Nikolai Malykh, general director of Uralvagonzavod which manufactures the tanks, said the deal would be signed soon. The deal, to be signed by Putin, will provide for export of 124 T-90s and licensed production of 196 of these tanks in India at a cost of $750-$900 million.

Another deal for licensed production of 100 Su-30 MKI fighters by Hindustan Aeronautics Limited is also likely to be signed. Sukhoi chief Mikhail Pogosyan, who was in India recently, said the nations were negotiating a $1 billion deal.

Sukhoi’s rival MiG is also trying to clinch a deal, which will include retrofitting aircraft carrier Admiral Gorshkov. MiG general director Nikolai Nikitin is scheduled to be on Putin’s delegation.

Nikitin wants to deliver 60 MiG-29K fighters, to be based on Admiral Gorshkov and a coastal air base. The deal is likely to cost a whopping $2 billion.

Another deal for delivery of six S-300 PMU air defence systems, that have a range of over 200 km and can intercept ballistic missiles, is also being discussed. But it is not clear if this will be signed during Putin’s visit.    

New Delhi, Sept. 26: 
Senior Congress leader Arjun Singh today withdrew from the contest for a Congress Working Committee berth, setting a compelling precedent for the other members of the old guard.

Arjun’s declaration has put Natwar Singh, Narain Dutt Tiwari, Prabha Rau, Pranab Mukherjee, Vijaya Bhaskara Reddy, K. Karunakaran, Manmohan Singh, Mohsina Kidwai and Motilal Vora in a quandary.

The CWC consists of 24 members — 12 to be elected by the 1,000-odd party delegates and an equal number to be nominated by party chief Sonia Gandhi. Since she has announced her desire to fill a third of the CWC vacancies with women and another 20 per cent with nominees from the scheduled castes, scheduled tribes and minorities, these leaders fear that most of the berths in the nominated category are likely to be doled out to these sections.

Arjun’s call for a generation change is aimed at mobilising support for Sonia as the next party president. The 40-60 age-group forms the backbone of the Congress, and if the likes of Priya Ranjan Das Munshi, Kamal Nath, Santosh Mohan Dev, Vayalar Ravi, Salman Khurshid and Chandresh Kumari get key posts in the AICC, they will back Sonia to the hilt.

According to the Congress poll schedule, the CWC polls will be held at least two months after the party chief’s election. So Sonia has the advantage of picking her new team after settling down.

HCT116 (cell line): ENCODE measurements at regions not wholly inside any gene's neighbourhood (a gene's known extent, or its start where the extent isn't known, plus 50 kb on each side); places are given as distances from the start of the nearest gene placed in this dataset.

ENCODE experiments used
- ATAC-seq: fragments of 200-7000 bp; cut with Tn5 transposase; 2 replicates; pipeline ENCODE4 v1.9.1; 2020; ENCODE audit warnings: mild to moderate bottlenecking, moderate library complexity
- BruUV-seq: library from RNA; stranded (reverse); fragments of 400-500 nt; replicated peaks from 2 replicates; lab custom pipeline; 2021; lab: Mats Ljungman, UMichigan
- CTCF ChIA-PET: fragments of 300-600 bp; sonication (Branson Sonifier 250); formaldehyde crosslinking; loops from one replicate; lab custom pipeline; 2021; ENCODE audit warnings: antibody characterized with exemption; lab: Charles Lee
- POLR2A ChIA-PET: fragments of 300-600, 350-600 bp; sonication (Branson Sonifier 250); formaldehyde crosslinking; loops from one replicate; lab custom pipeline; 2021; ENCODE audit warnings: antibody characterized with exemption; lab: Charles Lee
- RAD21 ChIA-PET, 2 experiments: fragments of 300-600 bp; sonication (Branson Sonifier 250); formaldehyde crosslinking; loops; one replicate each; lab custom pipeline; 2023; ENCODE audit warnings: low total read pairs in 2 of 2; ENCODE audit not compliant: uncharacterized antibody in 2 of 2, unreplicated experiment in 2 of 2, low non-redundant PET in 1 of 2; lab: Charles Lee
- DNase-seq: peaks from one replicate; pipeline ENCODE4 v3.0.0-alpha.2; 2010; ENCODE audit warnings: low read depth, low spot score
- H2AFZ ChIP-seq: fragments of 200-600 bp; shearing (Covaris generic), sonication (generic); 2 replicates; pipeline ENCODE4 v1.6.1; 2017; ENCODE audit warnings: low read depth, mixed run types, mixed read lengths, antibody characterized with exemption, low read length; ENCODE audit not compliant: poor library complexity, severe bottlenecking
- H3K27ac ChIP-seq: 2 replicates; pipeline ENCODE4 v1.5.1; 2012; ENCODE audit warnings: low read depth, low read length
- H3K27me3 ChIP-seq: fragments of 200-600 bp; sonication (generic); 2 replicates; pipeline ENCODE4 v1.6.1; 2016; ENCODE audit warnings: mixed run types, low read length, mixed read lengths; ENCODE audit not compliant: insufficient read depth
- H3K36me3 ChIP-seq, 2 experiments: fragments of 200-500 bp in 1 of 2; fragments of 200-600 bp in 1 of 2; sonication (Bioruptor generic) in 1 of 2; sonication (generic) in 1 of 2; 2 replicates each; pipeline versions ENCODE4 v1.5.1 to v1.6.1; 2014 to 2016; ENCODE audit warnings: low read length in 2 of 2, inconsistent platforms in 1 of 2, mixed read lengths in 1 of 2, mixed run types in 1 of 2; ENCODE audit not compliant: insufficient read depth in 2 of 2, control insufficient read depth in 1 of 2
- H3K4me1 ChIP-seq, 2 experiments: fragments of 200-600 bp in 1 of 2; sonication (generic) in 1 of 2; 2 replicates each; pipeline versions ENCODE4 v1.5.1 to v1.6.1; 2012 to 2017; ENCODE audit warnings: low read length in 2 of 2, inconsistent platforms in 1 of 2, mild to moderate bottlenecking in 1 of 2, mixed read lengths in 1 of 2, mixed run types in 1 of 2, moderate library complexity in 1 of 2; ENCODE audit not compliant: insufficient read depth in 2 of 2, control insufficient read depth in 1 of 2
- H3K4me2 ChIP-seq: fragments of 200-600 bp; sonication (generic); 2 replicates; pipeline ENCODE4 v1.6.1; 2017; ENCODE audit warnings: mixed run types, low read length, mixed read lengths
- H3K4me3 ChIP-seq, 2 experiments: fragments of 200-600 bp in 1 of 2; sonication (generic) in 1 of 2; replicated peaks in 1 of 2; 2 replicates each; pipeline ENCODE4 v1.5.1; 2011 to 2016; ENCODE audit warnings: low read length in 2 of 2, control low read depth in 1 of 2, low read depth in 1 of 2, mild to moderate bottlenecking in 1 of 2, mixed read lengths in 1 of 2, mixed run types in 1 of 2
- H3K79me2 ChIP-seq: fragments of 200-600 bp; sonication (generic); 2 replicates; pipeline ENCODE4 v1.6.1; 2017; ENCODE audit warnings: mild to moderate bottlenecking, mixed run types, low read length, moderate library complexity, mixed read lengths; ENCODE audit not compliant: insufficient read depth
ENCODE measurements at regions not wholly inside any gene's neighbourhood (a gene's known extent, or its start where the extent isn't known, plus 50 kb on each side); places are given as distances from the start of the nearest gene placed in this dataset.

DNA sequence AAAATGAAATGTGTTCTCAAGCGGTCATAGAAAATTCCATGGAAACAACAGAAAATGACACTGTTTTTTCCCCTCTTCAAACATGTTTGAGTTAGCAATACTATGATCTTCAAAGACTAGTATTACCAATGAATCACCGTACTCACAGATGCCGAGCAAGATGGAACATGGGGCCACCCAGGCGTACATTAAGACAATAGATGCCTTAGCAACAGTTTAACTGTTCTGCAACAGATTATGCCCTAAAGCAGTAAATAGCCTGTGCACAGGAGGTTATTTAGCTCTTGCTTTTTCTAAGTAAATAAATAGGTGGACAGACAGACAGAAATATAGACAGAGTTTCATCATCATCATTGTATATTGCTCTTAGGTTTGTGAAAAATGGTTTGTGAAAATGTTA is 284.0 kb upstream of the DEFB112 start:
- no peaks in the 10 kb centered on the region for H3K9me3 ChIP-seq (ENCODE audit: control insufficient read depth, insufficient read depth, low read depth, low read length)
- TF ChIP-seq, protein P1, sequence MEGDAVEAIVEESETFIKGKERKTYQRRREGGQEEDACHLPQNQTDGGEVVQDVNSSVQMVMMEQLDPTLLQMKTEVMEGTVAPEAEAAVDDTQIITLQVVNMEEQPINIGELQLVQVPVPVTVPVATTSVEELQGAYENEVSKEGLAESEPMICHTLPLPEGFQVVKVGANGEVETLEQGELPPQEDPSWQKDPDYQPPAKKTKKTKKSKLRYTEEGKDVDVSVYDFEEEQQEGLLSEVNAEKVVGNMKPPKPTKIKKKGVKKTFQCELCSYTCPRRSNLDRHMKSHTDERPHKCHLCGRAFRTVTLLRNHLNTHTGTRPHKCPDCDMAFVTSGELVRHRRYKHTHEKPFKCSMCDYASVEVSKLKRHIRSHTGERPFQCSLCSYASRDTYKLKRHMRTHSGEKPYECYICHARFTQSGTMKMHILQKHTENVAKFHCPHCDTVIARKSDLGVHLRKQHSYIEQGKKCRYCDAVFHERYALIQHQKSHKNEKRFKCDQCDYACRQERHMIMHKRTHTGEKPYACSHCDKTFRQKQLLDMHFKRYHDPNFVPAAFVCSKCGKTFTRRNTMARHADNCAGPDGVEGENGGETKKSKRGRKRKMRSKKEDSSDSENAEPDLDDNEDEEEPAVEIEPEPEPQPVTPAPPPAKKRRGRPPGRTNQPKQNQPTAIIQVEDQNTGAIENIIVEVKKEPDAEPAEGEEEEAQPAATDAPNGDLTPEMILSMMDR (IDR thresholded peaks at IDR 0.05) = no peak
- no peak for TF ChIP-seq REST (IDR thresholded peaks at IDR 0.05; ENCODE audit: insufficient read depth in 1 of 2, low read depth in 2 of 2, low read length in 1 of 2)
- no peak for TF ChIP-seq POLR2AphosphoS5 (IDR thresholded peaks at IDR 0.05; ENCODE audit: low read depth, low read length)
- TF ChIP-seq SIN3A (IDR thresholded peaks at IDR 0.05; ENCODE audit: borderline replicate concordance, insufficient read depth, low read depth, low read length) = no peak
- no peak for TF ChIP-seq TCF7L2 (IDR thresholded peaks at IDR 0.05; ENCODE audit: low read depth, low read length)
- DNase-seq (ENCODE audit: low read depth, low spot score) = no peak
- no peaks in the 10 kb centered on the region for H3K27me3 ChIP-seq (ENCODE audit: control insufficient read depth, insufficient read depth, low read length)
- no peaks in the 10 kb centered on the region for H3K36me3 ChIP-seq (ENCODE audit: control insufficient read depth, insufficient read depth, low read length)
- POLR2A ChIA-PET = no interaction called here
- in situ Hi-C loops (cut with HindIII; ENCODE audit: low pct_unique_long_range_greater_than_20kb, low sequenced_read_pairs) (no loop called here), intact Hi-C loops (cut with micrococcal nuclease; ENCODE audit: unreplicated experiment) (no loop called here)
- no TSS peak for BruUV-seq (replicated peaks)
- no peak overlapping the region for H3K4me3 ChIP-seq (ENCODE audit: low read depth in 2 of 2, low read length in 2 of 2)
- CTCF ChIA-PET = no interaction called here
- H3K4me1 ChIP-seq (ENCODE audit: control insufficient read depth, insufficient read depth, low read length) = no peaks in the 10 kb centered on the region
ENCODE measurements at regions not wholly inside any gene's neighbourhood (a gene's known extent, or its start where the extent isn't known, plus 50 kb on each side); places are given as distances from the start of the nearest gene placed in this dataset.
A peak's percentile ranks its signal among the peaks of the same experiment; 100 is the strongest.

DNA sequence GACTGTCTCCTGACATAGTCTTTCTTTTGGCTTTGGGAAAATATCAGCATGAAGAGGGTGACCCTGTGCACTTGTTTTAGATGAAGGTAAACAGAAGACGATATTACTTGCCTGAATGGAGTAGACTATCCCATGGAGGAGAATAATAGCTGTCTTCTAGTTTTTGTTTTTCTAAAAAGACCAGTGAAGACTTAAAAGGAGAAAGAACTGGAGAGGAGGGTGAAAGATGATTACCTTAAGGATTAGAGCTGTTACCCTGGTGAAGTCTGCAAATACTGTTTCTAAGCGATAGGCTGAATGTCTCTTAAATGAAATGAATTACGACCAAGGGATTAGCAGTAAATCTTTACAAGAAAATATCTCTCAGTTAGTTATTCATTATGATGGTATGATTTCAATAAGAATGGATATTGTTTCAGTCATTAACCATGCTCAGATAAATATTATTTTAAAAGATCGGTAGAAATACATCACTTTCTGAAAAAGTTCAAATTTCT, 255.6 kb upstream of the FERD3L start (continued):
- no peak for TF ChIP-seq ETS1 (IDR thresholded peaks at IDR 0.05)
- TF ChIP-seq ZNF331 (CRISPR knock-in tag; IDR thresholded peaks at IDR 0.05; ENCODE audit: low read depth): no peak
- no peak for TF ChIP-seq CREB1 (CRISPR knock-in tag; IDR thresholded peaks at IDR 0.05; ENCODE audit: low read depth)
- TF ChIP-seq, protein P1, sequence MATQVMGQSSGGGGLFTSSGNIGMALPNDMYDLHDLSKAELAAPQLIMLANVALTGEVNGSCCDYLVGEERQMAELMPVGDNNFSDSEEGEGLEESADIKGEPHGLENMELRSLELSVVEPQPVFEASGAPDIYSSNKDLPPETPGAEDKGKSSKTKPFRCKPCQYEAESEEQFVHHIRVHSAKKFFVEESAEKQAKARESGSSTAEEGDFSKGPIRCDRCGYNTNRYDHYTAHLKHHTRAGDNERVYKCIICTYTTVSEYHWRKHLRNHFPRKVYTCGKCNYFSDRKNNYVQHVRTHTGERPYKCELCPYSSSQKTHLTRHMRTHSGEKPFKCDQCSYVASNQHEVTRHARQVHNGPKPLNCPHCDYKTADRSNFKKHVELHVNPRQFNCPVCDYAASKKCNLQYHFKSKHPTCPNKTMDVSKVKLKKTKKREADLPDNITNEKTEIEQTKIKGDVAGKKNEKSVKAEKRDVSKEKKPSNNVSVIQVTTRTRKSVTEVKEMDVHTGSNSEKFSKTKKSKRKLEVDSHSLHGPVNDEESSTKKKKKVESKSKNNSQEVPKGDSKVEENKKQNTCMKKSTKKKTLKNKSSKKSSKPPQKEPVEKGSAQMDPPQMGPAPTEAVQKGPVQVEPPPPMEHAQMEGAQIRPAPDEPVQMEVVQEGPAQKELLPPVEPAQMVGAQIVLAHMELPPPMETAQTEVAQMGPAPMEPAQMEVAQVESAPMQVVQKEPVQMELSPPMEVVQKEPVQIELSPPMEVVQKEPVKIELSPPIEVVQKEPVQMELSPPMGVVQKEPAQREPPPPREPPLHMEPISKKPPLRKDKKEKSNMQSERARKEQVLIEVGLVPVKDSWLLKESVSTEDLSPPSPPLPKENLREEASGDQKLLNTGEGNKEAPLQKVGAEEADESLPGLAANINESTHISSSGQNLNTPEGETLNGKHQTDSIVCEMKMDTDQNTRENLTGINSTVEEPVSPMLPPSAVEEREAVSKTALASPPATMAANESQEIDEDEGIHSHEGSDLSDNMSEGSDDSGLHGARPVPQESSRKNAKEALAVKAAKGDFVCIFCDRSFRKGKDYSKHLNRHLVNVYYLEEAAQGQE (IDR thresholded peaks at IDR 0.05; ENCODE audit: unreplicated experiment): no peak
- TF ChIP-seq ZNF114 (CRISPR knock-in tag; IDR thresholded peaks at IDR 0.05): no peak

Arjun’s move to opt out of the race has also put Sonia’s challengers in a spot. The rebels were planning to target the coterie around Sonia, and were counting on the support of the younger leaders. But Arjun has outclassed them with his deft move. A CWC bait will be very hard to resist, the dissident leaders conceded.

Sonia is under pressure to get rid of the “deadwood” in the party, namely Sitaram Kesri, V.N. Gadgil, Karunakaran, Reddy, Madhavsinh Solanki and others who have been airing anti-Sonia views. Most of these leaders lack mass base and are not in a position to challenge her leadership. Fence-sitters like Jitendra Prasada and Ahmad Patel are aware that unless they get the backing of the younger leaders, they would not be able to make a dent.

The rebels were counting on Khurshid’s alleged unpopularity to win over delegates from Uttar Pradeshs, but the surprise change of guard has upset their calculations.    

Calcutta, Sept. 26: 
The health department has called a meeting on Friday of superintendents of all five teaching hospitals in the city and the Chittaranjan Shishu Sadan to take measures to decrease the patient load at B.C. Roy Children’s Hospital in Narkeldanga.

The hospital has been the focus of attention after 10 infant deaths took place on Saturday-Sunday in the space of 36 hours at the crowded medicine wards there. Department sources said health minister Partha De instructed director of medical education Shyamal Banerjee to convene the meeting so that the “tripling of patients” at the Narkeldanga hospital can be curtailed.